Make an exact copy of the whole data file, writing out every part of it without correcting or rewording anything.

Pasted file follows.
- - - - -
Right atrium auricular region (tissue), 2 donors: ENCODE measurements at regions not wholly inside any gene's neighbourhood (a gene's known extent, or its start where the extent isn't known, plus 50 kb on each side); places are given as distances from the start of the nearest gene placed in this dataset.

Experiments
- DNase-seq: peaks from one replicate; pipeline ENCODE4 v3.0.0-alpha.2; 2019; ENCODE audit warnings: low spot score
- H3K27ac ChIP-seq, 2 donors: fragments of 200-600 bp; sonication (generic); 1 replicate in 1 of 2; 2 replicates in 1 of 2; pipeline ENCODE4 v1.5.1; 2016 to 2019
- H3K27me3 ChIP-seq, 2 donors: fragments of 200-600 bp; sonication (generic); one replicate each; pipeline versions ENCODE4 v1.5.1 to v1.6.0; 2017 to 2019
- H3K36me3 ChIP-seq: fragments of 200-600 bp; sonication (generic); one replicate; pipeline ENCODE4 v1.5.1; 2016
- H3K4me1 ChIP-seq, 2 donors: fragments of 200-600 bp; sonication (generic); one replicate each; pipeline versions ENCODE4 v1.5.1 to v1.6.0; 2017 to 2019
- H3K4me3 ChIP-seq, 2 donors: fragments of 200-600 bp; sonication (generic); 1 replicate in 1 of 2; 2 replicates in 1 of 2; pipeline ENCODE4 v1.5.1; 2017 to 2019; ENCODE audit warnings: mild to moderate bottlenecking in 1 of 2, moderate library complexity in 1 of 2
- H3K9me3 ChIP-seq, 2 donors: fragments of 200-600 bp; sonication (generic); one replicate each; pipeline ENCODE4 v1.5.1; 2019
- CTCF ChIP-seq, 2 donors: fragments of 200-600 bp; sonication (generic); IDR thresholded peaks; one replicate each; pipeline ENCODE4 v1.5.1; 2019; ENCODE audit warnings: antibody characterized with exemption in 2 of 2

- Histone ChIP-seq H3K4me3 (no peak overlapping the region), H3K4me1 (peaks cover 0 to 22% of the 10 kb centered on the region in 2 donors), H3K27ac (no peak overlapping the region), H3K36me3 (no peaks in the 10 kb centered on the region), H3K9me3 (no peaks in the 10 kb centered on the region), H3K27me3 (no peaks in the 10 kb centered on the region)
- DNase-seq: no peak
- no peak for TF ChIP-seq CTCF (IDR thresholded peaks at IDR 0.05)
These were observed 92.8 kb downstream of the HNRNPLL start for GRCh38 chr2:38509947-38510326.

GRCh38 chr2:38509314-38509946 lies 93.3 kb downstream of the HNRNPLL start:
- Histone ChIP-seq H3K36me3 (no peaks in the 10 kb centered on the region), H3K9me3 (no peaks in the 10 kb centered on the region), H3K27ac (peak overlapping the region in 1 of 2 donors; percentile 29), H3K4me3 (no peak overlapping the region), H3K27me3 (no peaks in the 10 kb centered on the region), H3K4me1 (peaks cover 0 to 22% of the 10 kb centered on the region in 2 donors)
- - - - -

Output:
Right atrium auricular region (tissue), 2 donors: ENCODE measurements at regions not wholly inside any gene's neighbourhood (a gene's known extent, or its start where the extent isn't known, plus 50 kb on each side); places are given as distances from the start of the nearest gene placed in this dataset.

Experiments
- DNase-seq: peaks from one replicate; pipeline ENCODE4 v3.0.0-alpha.2; 2019; ENCODE audit warnings: low spot score
- H3K27ac ChIP-seq, 2 donors: fragments of 200-600 bp; sonication (generic); 1 replicate in 1 of 2; 2 replicates in 1 of 2; pipeline ENCODE4 v1.5.1; 2016 to 2019
- H3K27me3 ChIP-seq, 2 donors: fragments of 200-600 bp; sonication (generic); one replicate each; pipeline versions ENCODE4 v1.5.1 to v1.6.0; 2017 to 2019
- H3K36me3 ChIP-seq: fragments of 200-600 bp; sonication (generic); one replicate; pipeline ENCODE4 v1.5.1; 2016
- H3K4me1 ChIP-seq, 2 donors: fragments of 200-600 bp; sonication (generic); one replicate each; pipeline versions ENCODE4 v1.5.1 to v1.6.0; 2017 to 2019
- H3K4me3 ChIP-seq, 2 donors: fragments of 200-600 bp; sonication (generic); 1 replicate in 1 of 2; 2 replicates in 1 of 2; pipeline ENCODE4 v1.5.1; 2017 to 2019; ENCODE audit warnings: mild to moderate bottlenecking in 1 of 2, moderate library complexity in 1 of 2
- H3K9me3 ChIP-seq, 2 donors: fragments of 200-600 bp; sonication (generic); one replicate each; pipeline ENCODE4 v1.5.1; 2019
- CTCF ChIP-seq, 2 donors: fragments of 200-600 bp; sonication (generic); IDR thresholded peaks; one replicate each; pipeline ENCODE4 v1.5.1; 2019; ENCODE audit warnings: antibody characterized with exemption in 2 of 2

- Histone ChIP-seq H3K4me3 (no peak overlapping the region), H3K4me1 (peaks cover 0 to 22% of the 10 kb centered on the region in 2 donors), H3K27ac (no peak overlapping the region), H3K36me3 (no peaks in the 10 kb centered on the region), H3K9me3 (no peaks in the 10 kb centered on the region), H3K27me3 (no peaks in the 10 kb centered on the region)
- DNase-seq: no peak
- no peak for TF ChIP-seq CTCF (IDR thresholded peaks at IDR 0.05)
These were observed 92.8 kb downstream of the HNRNPLL start for GRCh38 chr2:38509947-38510326.

GRCh38 chr2:38509314-38509946 lies 93.3 kb downstream of the HNRNPLL start:
- Histone ChIP-seq H3K36me3 (no peaks in the 10 kb centered on the region), H3K9me3 (no peaks in the 10 kb centered on the region), H3K27ac (peak overlapping the region in 1 of 2 donors; percentile 29), H3K4me3 (no peak overlapping the region), H3K27me3 (no peaks in the 10 kb centered on the region), H3K4me1 (peaks cover 0 to 22% of the 10 kb centered on the region in 2 donors)